Today, Devolver Digital announced that it has appointed former App Store games business manager Mark Hickey as its new VP of mobile publishing.
For Devolver, this appointment is the first major step toward an increased focus on mobile after the successes of games like Downwell and the Reigns series. To that end, Hickey's résumé is a perfect fit. Hickey has effectively done a "tour of duty" (as he puts it) at just about every aspect of mobile development except publishing.
Hickey began working in the games industry in 2002 for Gameloft, doing the content distribution agreements and account management for the company's mobile portfolio in Canada. Then, when Apple's App Store went live in 2008, Hickey managed Gameloft's relationship with them for several years, helping launch over 100 iOS titles. After a brief stint away from the industry at a start-up called Kiip, he returned to work at Behavior Interactive for a few years, and then Apple in November of 2013.
At Apple, Hickey joined the worldwide development relationships team as a partnerships manager with a focus on games. In this role, he worked with major companies such as EA, Activision-Blizzard, 2K, Microsoft, and Epic, but also small and mid-sized publishers like Devolver Digital. He later moved to the App Store team, where he worked with the same partners as what he referred to as the "nexus" between developers and Apple's game-interested stakeholders.
"The [games] that I felt really good about were small, indie projects that...created new opportunities and paths for those developers to continue pursuing their creative endeavors"
Now, at Devolver, Hickey will be managing publishing of the company's mobile portfolio - both its existing titles and new, upcoming games. That means helping developers get the word out to larger audiences, and seeking out new, unique titles to publish under Devolver's name. For Hickey, his new job is an opportunity to embrace his love of small, creative developers.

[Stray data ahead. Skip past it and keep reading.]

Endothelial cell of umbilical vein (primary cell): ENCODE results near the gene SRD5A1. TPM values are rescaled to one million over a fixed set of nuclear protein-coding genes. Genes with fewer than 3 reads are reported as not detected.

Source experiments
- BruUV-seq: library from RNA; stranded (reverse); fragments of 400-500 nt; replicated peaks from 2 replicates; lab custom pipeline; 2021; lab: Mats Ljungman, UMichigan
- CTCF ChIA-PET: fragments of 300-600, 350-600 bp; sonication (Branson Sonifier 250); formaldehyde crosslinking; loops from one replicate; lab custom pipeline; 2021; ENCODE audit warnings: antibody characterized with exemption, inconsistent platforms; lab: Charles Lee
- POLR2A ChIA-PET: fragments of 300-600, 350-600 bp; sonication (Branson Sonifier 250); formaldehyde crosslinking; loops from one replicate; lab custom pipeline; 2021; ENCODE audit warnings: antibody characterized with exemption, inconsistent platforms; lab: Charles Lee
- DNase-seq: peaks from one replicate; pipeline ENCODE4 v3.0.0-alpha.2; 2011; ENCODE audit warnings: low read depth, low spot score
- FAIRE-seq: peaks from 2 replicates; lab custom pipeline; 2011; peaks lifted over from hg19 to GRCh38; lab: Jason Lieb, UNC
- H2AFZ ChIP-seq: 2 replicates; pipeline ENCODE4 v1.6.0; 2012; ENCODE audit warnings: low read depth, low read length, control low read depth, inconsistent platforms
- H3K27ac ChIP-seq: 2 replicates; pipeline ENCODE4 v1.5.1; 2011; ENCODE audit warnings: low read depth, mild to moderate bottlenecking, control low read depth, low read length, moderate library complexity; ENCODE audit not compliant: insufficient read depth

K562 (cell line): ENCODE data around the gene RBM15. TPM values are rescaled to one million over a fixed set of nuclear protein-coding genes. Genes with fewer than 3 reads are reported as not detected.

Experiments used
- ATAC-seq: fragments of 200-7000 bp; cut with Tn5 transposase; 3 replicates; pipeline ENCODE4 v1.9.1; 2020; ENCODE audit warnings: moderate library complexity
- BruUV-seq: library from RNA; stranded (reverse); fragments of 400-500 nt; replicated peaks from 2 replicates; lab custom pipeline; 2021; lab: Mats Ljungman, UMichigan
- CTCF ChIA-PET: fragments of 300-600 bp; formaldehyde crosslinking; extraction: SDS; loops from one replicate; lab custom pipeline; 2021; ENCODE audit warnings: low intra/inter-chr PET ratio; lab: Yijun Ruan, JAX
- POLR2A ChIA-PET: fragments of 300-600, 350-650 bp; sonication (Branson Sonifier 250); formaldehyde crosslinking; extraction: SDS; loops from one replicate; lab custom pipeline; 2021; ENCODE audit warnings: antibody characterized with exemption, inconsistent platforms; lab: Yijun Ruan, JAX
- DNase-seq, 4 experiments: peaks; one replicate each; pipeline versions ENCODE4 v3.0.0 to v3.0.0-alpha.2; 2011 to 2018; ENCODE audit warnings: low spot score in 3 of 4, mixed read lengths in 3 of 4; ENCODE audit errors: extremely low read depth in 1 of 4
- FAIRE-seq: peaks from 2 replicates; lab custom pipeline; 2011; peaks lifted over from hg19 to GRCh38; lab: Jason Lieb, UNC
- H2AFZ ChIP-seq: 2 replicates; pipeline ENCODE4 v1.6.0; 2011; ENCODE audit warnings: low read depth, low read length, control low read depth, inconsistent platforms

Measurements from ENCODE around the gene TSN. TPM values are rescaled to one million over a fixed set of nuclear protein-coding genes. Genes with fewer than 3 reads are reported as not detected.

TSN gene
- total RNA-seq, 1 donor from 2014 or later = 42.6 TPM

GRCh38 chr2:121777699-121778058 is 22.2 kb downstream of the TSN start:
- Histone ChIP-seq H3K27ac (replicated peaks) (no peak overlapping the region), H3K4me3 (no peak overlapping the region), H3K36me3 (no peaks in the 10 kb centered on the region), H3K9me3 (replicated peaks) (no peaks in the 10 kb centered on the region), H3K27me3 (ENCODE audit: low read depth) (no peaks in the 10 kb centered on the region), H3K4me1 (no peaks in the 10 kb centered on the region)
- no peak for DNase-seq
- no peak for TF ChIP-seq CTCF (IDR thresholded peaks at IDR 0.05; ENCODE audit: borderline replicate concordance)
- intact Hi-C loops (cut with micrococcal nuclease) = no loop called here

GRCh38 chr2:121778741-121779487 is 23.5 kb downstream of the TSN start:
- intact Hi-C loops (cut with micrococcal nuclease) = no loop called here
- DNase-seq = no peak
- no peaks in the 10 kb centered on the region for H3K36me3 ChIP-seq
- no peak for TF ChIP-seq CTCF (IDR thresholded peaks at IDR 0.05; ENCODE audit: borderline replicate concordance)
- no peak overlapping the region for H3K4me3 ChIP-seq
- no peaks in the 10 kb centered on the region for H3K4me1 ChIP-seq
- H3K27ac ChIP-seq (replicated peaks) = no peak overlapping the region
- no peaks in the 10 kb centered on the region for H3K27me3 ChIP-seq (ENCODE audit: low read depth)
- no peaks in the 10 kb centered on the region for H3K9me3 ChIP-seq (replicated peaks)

"I really am attracted to the indie-focused, artist-first, creator-first positioning, both as a consumer and as a professional," he said. "I think it's a place where we can have really meaningful impact on individuals' careers versus the kind of impact you can have, say, to an EA or an Activision. It's really cool to work with companies of that size with the reach that they have and the world-class IP, but ultimately it's that human element that I find to be most rewarding.
"If I think back on my time with Apple, of all the games I worked on, the ones that I felt really good about were small, indie projects that had good outcomes that ended up creating new opportunities and paths for those developers to continue pursuing their creative endeavors."
Devolver's not a novice to the mobile business by any means. However, Hickey's appointment represents a stronger dedication to seeking out and publishing more mobile titles, something that he said stemmed from an overwhelming amount of pitches from interested developers as well as the success of past titles.